Eve Motion Sensor

When someone asks me why now is a great time to get into home automation and build out a smart home, I tell them that we’re finally at a place where you can build off of a platform instead of having to buy everything from a single vendor. A product from one company can create triggers to turn on products from other companies. For people in the Apple ecosystem, as long as you see the HomeKit logo, you know that you’ll be able to control it from the Home app and from Siri using your iPhone, iPad, Apple Watch, or HomePod. This week, I want to look at the Eve motion sensor to show you why having motion sensors in all of your rooms is a key part of automating your smart home environment.

HomeKit Weekly is a series focused on smart home accessories, automation tips and tricks, and everything to do with Apple’s smart home framework.

To get started, I want to praise Eve as a company. They are a top-tier HomeKit vendor, and they offer multiple products that I highly recommend. I own almost everything they sell, so if you’re looking for a great HomeKit surge protector, door sensor, light strip, water detector, or camera, I highly recommend everything they sell. They don’t run their own cloud service as the products are purpose-built for HomeKit. The Eve app is also a great replacement for the default iOS Home App and unlocks some features that you wouldn’t normally be able to do.

Eve motion sensor

Motions sensors inside of HomeKit are one of my favorite ways to set up automations. Instead of just relying on time of day automations, motion sensor automations can simply react to what’s happening in a particular room in your house. My family’s schedule can easily shift on a daily basis, so it’s hard for me to determine when exactly I want something to happen. I prefer to let automations happen based on when motion is detected. So for example, I don’t want lights to turn on automatically at 5:00 AM. I want them to turn on when motion is detected after 5:00 AM.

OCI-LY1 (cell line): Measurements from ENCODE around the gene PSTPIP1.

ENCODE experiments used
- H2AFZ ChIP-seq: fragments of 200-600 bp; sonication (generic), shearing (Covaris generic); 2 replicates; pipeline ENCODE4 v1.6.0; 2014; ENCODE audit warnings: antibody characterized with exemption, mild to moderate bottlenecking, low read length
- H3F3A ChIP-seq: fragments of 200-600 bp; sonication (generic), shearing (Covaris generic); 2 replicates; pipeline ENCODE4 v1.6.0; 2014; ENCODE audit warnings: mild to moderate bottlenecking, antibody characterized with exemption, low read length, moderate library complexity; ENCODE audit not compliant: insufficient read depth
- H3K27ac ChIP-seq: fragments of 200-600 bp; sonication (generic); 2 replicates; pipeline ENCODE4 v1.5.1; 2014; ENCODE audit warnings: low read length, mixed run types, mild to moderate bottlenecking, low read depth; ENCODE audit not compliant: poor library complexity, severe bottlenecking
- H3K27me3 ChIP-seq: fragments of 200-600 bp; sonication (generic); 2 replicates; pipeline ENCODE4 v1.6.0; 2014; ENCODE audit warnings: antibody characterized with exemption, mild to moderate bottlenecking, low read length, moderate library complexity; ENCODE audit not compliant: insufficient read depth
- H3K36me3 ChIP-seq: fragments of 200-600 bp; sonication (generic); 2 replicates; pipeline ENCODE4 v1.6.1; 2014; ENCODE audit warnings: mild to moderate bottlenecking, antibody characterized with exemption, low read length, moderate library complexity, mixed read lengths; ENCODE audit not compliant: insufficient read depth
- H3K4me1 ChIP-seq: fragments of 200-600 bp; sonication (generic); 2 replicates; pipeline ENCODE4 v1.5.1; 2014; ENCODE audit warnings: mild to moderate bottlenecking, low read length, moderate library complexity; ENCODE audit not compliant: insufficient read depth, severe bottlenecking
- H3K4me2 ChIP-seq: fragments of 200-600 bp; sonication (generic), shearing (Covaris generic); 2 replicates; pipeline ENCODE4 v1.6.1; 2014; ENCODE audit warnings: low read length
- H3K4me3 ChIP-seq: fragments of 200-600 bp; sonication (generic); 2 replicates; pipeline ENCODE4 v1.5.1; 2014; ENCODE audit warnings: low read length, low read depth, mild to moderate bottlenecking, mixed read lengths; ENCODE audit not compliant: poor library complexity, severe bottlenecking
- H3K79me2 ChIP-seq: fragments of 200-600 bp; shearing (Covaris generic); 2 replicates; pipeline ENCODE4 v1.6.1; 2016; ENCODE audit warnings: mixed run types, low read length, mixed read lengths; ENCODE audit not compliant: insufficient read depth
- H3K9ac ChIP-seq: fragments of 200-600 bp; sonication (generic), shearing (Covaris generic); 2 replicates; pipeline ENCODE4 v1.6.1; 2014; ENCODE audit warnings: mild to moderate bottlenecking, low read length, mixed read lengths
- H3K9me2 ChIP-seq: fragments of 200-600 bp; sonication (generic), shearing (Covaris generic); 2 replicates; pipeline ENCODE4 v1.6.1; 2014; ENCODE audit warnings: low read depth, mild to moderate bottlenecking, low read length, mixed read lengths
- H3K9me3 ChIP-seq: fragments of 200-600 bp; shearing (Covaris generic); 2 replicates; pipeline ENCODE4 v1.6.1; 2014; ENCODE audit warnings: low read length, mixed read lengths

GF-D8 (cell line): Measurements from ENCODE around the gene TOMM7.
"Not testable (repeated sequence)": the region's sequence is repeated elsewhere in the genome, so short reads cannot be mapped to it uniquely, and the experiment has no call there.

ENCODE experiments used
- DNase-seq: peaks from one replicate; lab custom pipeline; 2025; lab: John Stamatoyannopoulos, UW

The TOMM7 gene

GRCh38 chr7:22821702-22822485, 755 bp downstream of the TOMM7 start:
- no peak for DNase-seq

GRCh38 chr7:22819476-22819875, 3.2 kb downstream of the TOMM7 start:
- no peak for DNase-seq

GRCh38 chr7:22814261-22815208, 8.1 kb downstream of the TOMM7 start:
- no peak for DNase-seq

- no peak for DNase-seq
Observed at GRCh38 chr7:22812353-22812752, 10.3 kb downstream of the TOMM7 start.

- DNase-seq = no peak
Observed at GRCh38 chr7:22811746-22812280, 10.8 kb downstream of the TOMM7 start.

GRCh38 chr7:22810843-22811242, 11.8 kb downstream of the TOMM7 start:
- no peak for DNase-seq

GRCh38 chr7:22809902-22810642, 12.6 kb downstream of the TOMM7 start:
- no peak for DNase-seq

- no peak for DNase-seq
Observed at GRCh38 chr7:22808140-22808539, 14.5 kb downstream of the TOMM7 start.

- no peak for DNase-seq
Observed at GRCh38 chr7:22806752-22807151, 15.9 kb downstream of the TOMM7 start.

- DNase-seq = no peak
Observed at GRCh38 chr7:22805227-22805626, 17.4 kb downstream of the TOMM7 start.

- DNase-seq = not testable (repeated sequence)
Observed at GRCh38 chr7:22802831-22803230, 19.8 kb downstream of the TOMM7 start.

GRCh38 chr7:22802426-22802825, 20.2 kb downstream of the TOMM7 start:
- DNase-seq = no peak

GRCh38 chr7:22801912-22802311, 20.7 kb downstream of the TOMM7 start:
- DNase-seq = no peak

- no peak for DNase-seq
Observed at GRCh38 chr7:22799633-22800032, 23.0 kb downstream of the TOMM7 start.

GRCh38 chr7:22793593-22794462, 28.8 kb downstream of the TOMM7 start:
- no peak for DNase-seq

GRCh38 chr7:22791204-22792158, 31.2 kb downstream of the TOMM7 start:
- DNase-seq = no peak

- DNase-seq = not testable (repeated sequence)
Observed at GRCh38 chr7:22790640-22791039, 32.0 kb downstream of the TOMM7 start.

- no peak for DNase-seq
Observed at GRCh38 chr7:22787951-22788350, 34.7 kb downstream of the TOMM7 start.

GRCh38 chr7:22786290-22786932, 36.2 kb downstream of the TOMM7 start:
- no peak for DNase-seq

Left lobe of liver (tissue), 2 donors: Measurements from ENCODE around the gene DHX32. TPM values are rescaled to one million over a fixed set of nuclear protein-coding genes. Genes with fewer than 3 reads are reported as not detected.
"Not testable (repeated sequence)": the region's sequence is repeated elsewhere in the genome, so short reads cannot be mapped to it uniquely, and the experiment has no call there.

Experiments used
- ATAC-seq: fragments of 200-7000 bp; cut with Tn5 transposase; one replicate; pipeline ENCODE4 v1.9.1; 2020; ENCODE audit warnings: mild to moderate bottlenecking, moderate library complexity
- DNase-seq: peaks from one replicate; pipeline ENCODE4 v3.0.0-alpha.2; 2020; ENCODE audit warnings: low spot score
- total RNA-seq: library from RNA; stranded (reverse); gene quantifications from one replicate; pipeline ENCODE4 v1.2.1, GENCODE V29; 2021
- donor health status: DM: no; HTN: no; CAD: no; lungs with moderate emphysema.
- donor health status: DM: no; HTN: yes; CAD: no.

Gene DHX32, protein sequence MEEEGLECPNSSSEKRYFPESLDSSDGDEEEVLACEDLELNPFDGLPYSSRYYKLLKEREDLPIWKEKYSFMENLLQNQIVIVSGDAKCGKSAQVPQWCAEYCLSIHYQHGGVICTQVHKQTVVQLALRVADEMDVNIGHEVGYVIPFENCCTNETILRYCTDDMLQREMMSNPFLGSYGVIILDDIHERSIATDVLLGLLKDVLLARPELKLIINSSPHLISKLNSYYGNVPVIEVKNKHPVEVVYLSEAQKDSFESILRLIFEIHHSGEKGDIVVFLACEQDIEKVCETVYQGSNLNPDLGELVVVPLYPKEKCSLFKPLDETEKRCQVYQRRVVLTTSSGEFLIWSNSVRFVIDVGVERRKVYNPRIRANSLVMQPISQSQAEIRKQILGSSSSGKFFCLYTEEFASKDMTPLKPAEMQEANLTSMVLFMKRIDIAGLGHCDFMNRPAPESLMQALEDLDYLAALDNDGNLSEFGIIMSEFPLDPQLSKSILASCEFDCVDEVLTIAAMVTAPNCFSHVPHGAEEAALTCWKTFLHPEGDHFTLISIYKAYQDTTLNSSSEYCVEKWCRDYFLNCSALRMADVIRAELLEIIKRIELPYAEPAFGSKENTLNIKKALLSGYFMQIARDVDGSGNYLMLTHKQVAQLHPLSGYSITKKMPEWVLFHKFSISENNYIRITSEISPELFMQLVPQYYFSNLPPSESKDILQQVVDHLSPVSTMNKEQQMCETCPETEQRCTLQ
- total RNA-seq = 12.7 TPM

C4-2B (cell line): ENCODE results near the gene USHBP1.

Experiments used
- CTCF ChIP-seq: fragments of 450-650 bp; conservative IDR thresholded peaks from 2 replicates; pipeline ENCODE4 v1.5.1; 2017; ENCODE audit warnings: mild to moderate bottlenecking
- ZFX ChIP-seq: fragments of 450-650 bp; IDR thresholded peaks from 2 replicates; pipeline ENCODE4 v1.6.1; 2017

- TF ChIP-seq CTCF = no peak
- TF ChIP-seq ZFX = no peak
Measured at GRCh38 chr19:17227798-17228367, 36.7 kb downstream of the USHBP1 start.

A HomeKit motion sensor doesn’t have to be just a motion sensor, though. You can use a HomeKit camera to act as a motion sensor even if it’s set to not record when people are at home. When you want to put a motion sensor in a certain area, the Eve motion sensor comes in handy because it’s compact and battery-powered. My daughter has a habit of waking up in the middle of the night and coming down the stairs to our bedroom. I don’t like her walking down the stairs with all of the lights out, though. Using the Eve motion sensor, I have a HomeKit automation configured that if the motion detector senses motion between the hours of 12:00 AM to 9:00 AM, it will turn on a lamp that’s directly next to the stairs to give her some light. I also have it set to turn on the light in the Aqara hub that is plugged in directly at the bottom of the steps.

Installing the motion sensor

The Eve motion sensor can be installed in under five minutes. Once you unbox it, you’ll add the included AA batteries, snap the backplate in, and then you’re ready to add it to the Home app. In the Home app, you’ll scan the QR code on the back, choose which room you want it to be included in, and then you’re ready to go. In my situation, the Home app even auto-suggested an automation that was almost exactly how I planned to use it. I turned it on, but then when into the Automations tab in the Home app and configured it to turn only on that lamp between a certain time window.

Now that the motion sensor is installed and configured, I really don’t have to think about it again. It’ll sit in the background silently monitoring for motion, and when it detects it after midnight, it’ll trigger the automation. It’s the perfect smart home accessory: It’s inexpensive, easy to install, and doesn’t require any configuration after it’s setup.

If you’re ready to trigger other HomeKit accessories based on your presence (or lack of it), check out the Eve Motion sensor.

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About the Author

Bradley Chambers

Bradley lives in Chattanooga, TN where he manages Apple devices for a private school. 

Tips, feedback, corrections and questions can be sent to Bradley@9to5mac.com.